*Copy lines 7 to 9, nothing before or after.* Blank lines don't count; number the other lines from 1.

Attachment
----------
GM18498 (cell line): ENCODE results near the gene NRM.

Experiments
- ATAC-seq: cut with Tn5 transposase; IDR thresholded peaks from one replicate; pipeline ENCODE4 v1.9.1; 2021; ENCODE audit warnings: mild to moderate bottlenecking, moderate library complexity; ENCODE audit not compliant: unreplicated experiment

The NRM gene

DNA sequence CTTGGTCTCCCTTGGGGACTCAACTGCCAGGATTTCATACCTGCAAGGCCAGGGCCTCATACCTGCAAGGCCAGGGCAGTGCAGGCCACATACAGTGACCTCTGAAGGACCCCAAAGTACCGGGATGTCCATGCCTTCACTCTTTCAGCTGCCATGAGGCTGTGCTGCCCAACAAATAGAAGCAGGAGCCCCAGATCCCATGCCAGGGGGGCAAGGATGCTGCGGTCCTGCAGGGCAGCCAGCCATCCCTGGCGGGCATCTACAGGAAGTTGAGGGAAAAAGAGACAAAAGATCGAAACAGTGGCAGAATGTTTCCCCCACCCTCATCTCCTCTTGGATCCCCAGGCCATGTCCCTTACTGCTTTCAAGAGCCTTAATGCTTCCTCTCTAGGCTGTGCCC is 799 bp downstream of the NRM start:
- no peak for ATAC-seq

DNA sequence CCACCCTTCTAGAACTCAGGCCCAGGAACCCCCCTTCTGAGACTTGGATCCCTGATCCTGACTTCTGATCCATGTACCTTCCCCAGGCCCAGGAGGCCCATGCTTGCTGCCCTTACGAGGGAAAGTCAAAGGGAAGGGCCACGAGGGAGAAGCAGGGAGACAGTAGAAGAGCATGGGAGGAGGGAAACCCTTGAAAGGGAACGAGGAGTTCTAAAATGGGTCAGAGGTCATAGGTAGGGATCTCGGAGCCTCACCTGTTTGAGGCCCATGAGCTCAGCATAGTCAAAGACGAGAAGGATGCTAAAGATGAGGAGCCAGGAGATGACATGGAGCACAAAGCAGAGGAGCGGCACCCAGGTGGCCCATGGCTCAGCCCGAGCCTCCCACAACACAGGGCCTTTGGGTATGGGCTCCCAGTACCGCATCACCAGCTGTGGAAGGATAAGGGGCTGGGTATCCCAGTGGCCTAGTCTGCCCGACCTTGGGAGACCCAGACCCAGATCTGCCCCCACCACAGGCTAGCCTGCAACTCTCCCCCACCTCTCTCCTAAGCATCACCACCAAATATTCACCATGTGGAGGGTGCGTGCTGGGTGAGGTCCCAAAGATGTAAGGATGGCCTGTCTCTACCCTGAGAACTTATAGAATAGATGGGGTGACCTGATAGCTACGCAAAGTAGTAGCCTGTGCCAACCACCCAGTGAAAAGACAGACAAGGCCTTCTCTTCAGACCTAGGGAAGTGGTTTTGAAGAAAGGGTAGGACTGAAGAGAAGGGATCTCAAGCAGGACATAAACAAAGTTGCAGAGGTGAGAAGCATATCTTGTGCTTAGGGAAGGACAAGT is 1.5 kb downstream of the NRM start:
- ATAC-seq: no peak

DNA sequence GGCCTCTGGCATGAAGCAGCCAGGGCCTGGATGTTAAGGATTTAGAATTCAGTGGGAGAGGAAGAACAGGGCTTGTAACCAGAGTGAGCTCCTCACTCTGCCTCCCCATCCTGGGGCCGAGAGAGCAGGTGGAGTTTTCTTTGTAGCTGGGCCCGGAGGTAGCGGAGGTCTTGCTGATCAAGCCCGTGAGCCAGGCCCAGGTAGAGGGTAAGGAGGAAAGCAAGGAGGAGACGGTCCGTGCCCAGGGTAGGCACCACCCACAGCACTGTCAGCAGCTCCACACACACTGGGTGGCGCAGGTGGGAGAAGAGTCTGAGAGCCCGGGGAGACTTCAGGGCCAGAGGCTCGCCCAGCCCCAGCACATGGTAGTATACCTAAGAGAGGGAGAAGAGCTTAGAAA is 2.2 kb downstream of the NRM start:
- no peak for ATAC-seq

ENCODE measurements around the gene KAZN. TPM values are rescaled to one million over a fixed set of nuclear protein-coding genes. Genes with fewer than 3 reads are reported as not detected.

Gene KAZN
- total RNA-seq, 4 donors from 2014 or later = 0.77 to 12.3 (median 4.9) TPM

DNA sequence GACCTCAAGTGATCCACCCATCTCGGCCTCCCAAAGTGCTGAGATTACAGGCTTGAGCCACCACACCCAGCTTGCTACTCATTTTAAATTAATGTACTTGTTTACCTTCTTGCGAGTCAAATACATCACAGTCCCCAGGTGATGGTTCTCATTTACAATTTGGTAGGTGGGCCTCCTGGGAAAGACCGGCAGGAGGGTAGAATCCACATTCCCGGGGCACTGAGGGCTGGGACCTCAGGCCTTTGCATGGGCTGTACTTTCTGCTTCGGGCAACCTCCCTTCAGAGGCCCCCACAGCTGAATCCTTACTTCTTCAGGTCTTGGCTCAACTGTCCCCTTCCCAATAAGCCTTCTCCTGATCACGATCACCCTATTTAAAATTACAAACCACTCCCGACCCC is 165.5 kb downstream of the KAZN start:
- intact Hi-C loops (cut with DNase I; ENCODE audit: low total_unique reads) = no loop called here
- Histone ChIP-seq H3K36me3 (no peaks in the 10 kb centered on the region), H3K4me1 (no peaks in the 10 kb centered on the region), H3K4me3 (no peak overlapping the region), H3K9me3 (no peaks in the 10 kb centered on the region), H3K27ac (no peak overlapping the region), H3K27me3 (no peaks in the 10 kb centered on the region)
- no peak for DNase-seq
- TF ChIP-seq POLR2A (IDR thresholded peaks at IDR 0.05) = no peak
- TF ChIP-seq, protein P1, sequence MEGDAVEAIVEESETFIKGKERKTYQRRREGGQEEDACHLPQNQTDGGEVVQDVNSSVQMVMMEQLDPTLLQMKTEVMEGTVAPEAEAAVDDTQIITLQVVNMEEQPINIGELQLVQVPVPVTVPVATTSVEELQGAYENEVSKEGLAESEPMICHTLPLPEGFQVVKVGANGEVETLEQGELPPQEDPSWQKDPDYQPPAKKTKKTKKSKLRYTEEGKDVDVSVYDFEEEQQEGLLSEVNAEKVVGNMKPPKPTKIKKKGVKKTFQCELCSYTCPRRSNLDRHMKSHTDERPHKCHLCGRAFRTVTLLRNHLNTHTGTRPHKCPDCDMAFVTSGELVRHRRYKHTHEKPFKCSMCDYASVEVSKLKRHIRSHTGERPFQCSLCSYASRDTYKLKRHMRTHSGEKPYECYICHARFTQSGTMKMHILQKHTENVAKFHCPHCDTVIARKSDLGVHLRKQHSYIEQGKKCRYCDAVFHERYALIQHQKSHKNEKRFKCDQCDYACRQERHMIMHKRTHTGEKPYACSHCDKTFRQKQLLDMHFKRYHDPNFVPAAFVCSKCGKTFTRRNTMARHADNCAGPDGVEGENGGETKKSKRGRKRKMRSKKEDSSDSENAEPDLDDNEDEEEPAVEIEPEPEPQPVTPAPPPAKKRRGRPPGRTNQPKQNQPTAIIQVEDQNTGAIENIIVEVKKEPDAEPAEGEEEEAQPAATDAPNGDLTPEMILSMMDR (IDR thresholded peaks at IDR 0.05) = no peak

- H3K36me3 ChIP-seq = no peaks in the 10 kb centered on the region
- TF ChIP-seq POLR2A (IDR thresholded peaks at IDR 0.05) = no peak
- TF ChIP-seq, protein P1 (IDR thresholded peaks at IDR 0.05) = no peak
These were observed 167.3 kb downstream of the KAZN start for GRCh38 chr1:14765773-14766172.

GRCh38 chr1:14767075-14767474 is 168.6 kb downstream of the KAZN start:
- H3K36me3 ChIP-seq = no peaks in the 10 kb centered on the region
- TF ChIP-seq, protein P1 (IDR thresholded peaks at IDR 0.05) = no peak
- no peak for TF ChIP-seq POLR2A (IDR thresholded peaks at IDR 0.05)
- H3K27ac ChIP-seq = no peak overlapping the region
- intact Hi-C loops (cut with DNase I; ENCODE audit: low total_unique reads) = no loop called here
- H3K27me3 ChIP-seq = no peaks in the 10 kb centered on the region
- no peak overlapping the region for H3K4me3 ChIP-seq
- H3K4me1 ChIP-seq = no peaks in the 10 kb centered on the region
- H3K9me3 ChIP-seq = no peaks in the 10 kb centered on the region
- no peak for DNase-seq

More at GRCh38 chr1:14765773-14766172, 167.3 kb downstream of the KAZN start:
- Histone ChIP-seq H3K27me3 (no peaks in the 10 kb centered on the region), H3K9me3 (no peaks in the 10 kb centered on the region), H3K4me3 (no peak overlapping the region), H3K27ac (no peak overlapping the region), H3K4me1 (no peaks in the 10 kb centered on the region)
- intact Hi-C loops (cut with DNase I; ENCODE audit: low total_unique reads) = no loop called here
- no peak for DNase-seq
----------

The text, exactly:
DNA sequence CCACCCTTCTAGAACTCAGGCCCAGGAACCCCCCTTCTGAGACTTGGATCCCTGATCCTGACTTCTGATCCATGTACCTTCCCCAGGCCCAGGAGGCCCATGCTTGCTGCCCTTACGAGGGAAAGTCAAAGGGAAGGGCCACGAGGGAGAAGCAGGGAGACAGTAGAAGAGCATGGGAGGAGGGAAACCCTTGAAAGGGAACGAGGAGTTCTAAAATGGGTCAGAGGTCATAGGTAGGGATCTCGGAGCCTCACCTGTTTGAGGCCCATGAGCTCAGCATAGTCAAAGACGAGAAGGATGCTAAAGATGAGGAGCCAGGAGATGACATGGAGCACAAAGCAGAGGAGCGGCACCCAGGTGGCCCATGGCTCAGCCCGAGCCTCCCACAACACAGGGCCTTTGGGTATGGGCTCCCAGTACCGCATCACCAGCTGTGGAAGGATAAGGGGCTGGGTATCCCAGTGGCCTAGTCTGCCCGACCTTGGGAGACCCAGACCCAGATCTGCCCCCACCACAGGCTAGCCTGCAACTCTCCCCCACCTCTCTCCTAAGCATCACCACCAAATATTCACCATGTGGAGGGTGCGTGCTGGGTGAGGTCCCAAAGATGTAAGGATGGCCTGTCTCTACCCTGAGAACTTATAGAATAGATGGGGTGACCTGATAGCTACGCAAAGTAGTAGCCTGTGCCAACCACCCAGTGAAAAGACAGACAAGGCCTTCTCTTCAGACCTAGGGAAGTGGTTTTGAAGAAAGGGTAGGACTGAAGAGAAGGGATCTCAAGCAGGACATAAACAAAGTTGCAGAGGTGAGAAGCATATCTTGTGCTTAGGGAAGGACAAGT is 1.5 kb downstream of the NRM start:
- ATAC-seq: no peak

DNA sequence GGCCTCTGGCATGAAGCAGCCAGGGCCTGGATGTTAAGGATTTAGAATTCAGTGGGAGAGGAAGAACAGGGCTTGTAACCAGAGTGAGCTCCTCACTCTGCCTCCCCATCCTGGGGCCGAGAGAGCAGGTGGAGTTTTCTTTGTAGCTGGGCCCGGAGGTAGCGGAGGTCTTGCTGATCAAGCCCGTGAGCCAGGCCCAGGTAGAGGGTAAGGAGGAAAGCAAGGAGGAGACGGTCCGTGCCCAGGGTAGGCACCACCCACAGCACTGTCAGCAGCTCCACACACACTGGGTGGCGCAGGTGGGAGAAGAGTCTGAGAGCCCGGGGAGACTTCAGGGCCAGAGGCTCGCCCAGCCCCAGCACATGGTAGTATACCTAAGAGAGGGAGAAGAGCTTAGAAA is 2.2 kb downstream of the NRM start: